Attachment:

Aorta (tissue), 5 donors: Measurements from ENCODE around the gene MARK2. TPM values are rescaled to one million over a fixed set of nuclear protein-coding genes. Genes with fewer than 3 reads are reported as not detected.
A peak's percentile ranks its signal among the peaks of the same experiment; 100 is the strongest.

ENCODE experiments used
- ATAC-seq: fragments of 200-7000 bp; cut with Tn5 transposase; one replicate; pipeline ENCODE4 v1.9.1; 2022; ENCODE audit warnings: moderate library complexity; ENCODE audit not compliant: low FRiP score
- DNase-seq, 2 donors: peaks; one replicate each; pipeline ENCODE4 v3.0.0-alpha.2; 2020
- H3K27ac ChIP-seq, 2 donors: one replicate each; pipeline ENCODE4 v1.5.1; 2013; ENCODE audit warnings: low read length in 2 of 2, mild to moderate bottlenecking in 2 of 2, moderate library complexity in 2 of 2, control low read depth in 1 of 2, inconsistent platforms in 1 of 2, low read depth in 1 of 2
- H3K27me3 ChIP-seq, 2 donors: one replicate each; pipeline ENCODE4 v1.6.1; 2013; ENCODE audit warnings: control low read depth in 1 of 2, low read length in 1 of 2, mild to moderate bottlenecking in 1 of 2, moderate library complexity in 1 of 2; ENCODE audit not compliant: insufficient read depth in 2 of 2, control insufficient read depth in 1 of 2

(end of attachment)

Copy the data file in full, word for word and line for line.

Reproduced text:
Aorta (tissue), 5 donors: Measurements from ENCODE around the gene MARK2. TPM values are rescaled to one million over a fixed set of nuclear protein-coding genes. Genes with fewer than 3 reads are reported as not detected.
A peak's percentile ranks its signal among the peaks of the same experiment; 100 is the strongest.

ENCODE experiments used
- ATAC-seq: fragments of 200-7000 bp; cut with Tn5 transposase; one replicate; pipeline ENCODE4 v1.9.1; 2022; ENCODE audit warnings: moderate library complexity; ENCODE audit not compliant: low FRiP score
- DNase-seq, 2 donors: peaks; one replicate each; pipeline ENCODE4 v3.0.0-alpha.2; 2020
- H3K27ac ChIP-seq, 2 donors: one replicate each; pipeline ENCODE4 v1.5.1; 2013; ENCODE audit warnings: low read length in 2 of 2, mild to moderate bottlenecking in 2 of 2, moderate library complexity in 2 of 2, control low read depth in 1 of 2, inconsistent platforms in 1 of 2, low read depth in 1 of 2
- H3K27me3 ChIP-seq, 2 donors: one replicate each; pipeline ENCODE4 v1.6.1; 2013; ENCODE audit warnings: control low read depth in 1 of 2, low read length in 1 of 2, mild to moderate bottlenecking in 1 of 2, moderate library complexity in 1 of 2; ENCODE audit not compliant: insufficient read depth in 2 of 2, control insufficient read depth in 1 of 2